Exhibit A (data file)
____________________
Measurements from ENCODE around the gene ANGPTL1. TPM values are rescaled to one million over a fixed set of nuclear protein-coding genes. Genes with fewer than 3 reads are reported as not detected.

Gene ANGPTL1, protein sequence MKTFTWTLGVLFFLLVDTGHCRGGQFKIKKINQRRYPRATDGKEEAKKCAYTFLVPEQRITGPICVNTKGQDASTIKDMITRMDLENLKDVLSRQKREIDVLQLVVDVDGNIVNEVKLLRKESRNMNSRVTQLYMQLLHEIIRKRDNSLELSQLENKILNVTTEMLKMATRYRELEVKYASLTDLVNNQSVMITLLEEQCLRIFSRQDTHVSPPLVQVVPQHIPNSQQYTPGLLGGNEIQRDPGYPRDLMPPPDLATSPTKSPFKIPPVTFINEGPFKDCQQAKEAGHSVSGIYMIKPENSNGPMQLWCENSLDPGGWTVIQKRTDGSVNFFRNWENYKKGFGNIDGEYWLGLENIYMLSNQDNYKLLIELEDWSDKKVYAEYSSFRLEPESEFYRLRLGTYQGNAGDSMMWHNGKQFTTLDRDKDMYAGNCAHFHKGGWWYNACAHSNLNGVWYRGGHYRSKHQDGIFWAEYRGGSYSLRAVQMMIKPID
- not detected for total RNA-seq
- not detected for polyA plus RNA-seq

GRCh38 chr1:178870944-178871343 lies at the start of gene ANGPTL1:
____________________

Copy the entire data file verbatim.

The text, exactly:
Measurements from ENCODE around the gene ANGPTL1. TPM values are rescaled to one million over a fixed set of nuclear protein-coding genes. Genes with fewer than 3 reads are reported as not detected.

Gene ANGPTL1, protein sequence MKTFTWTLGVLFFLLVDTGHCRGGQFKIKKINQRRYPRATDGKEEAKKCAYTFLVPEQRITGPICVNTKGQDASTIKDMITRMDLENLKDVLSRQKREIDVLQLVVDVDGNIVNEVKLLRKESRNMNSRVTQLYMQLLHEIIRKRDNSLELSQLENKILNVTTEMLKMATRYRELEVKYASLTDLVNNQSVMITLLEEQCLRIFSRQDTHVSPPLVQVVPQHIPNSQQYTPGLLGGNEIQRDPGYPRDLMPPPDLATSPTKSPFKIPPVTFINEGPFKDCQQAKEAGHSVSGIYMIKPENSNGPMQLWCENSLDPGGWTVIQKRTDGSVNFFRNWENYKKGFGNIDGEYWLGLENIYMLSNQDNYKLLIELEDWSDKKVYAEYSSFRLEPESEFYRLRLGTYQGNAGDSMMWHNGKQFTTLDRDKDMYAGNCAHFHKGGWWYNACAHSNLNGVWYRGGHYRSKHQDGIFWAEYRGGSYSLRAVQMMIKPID
- not detected for total RNA-seq
- not detected for polyA plus RNA-seq

GRCh38 chr1:178870944-178871343 lies at the start of gene ANGPTL1: